Even though Peter settled the controversy, he still hadn't completely got rid of his past cultural thinking as is evident years later. 2 Peter is written to the Dispersion. Chapter 3: 15-16 reads, "And be deeming the patience of our Lord salvation, according as our beloved brother Paul also writes to YOU, according to the wisdom given to him, as also in all the epistles, speaking in them concerning these things, in which are some things hard to apprehend, which the unlearned and unstable are twisting, as the rest of the scriptures also, to their own destruction."
But note what he wrote in verse 18; it is important: "Yet be growing in GRACE and in the knowledge of our Lord and Saviour Jesus Christ." He begins his letter with "May GRACE and peace be multiplied to you in the recognition of God and of Jesus Christ, our Lord. (1:2)"
The evangel of the Circumcision and the evangel of the Uncircumcision have the same goal - salvation. But the Circumcision evangel saves for the prophesied earthly kingdom, and the Uncircumcision evangel saves for the ecclesia which is Christ's body among the celestials.
The evangel of the Circumcision lost its appeal to God fearing Jews however, especially with the destruction of the temple in AD70, when it was impossible to offer animal sacrifices. Except possibly for the apostle John, probably most of the original apostles were dead by AD 70. Christ's command, therefore, to each individual one of the original apostles to proclaim the evangel of the Circumcision, lapsed.
It must have become increasingly obvious to The Twelve, that Israel was not going to repent and that their words were falling on deaf ears. The thrust of Peter's message changed somewhat. Writing to the Dispersion he warns the believers, that some will scoff that the Messiah delays his presence. Nevertheless, they must continue in holy living, which is also what Paul taught.
After the book of Acts we hear very little about the evangel of the Circumcision. New circumstances (i.e. that the nation of Israel had rejected the evangel that both Peter and Paul taught) demand a change in direction. Paul, in Ephesians now reveals a secret which was hidden in God. Again, he faced people, Jew and Gentile alike, whose mindset was steeped in the old ways - either Judaism or paganism. What difference would Paul's new evangel make in the everyday lives of believers?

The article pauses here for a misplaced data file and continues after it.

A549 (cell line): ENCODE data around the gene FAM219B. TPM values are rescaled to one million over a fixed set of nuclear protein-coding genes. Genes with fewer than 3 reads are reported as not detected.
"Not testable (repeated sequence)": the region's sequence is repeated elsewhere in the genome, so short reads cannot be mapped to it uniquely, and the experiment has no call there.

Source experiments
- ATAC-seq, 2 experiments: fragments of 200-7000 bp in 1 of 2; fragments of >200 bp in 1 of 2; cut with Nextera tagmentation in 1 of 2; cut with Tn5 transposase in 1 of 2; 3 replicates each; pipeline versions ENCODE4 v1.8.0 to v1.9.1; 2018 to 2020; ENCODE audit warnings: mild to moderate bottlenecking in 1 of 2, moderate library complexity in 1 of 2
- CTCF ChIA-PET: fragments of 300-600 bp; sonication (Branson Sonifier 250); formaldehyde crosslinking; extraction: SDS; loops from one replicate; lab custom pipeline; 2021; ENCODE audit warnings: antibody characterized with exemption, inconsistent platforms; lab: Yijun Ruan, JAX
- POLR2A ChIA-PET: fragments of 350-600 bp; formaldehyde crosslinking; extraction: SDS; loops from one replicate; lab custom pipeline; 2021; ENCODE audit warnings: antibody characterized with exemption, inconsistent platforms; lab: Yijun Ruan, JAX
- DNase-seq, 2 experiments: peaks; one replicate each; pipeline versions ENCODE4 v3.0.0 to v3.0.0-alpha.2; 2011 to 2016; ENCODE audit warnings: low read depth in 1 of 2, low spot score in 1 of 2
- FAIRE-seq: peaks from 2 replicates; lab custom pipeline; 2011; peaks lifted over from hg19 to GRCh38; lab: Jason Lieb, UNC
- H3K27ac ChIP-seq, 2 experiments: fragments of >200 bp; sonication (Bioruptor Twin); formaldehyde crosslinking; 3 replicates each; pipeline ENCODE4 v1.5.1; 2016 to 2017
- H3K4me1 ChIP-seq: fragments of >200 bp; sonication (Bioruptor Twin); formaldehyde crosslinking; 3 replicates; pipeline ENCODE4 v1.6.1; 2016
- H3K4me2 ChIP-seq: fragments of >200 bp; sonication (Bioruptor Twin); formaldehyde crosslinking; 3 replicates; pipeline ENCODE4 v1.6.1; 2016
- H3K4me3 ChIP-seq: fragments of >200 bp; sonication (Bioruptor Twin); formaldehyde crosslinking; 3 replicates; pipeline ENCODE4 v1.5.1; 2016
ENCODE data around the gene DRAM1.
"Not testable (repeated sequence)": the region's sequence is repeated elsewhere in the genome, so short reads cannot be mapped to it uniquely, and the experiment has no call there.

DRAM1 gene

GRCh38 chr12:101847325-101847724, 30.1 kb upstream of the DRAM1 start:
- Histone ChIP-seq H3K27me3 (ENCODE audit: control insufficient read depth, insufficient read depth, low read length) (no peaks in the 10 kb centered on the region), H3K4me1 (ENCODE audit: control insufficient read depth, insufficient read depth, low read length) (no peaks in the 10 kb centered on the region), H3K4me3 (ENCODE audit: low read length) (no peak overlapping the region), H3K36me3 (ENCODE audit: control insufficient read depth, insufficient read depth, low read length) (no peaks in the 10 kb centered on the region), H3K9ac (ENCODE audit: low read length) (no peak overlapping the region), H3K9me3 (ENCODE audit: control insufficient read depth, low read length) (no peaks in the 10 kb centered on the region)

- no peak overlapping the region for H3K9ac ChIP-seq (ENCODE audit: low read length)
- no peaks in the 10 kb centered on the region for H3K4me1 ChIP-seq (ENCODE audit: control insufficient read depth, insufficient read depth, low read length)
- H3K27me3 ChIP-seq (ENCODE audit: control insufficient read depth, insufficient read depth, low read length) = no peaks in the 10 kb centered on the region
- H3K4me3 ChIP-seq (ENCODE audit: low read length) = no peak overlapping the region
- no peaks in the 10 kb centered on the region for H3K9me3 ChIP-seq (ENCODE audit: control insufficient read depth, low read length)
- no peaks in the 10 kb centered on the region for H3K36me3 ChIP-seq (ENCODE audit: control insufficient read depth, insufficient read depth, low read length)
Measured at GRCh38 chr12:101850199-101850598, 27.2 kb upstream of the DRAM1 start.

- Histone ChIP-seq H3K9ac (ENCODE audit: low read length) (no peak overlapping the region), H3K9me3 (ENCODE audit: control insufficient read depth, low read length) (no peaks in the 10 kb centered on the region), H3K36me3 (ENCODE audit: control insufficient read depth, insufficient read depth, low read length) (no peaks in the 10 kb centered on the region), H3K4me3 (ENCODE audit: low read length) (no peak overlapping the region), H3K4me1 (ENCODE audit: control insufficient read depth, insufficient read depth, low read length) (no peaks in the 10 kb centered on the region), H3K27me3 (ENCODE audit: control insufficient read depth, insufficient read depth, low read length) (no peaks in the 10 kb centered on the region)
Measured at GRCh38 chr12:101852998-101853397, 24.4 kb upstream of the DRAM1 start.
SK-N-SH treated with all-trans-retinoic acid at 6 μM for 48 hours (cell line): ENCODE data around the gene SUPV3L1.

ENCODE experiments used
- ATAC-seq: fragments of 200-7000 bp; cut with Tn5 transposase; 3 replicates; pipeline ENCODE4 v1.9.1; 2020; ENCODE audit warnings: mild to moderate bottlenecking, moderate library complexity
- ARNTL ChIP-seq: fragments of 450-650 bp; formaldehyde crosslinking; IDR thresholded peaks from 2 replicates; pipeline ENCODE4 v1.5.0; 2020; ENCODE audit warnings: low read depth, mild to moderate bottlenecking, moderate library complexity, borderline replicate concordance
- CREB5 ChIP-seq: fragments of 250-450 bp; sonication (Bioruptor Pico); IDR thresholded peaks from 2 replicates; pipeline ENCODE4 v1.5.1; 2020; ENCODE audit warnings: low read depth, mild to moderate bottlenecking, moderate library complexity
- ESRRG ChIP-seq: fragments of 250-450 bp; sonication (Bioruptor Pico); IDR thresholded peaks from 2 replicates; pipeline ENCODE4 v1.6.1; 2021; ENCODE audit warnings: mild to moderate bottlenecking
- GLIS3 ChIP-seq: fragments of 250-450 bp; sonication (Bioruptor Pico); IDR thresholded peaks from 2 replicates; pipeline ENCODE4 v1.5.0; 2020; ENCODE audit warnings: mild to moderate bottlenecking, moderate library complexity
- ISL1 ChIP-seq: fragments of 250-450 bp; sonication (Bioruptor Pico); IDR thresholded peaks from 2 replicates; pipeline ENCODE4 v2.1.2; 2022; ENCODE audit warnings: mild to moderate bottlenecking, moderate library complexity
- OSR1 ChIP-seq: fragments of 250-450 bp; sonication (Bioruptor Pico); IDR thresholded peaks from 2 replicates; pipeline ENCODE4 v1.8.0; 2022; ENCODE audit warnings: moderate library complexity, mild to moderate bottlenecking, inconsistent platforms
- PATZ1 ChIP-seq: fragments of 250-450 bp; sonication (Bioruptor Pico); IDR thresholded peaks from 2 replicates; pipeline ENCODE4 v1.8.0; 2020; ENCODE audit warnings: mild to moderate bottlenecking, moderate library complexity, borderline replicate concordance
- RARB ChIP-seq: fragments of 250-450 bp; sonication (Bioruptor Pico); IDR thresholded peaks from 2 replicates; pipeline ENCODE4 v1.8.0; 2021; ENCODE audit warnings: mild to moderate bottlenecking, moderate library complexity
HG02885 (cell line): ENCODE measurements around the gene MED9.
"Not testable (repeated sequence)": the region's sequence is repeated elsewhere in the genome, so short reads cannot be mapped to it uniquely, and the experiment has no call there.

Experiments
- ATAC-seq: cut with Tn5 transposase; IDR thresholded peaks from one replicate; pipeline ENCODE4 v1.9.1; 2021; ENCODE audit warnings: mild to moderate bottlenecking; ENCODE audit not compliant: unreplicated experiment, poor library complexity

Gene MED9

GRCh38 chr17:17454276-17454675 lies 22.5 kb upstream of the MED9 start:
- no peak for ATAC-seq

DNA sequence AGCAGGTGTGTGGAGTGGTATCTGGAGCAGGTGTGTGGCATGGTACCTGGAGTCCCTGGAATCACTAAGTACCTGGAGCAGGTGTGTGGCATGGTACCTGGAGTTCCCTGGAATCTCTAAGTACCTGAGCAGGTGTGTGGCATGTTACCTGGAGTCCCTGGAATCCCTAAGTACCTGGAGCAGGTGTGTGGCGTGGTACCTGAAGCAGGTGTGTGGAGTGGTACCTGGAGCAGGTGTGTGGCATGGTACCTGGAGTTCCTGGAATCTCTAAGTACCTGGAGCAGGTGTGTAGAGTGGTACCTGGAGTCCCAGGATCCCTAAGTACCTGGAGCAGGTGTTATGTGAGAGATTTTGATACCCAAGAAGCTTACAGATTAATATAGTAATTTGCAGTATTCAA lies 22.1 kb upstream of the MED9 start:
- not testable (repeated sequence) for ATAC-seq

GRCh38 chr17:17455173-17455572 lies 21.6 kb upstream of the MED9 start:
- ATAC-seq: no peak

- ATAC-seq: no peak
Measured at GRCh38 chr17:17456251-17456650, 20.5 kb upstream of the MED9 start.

Paul has the answer and not just to the Gentiles. Differences in life style - what food to eat, what days to recognize, whether men should be circumcised - were not important. Discard that which belongs to children. Test what things are of consequence. The things which Paul, the Hebrew of Hebrews, had deemed important in the past, he now considered to be refuse. He entreats them to forget things which were behind. To go forward, as he was doing. You mature people will do the same, he adds. Forget about factions. Live in unity with one another. And love each other as Christ loves you. Walk not according to the flesh but according to spirit.
Were you called when you were circumcised, married, or a slave? Paul's answer is in First Corinthians 7:17b and 24. "Each as God has called him, thus let him be walking." and "Each one in the calling in which he was called, in this let him be remaining."
It is not just for Gentiles. The evangel is God's power for salvation to everyone, to the Jew first, and the Greek as well." If we are not careful we will assume that Paul's evangel is only about grace and Peter's evangel is only about repentance and keeping all the Mosaic laws.
So, are there TWO evangels in Galatians? YES.
However, the Ephesian letter replaces or phases out the earlier letter to the Galatians. Paul's secret evangel of Grace applies to all of us, Jew or Gentile, today.
© James Johnson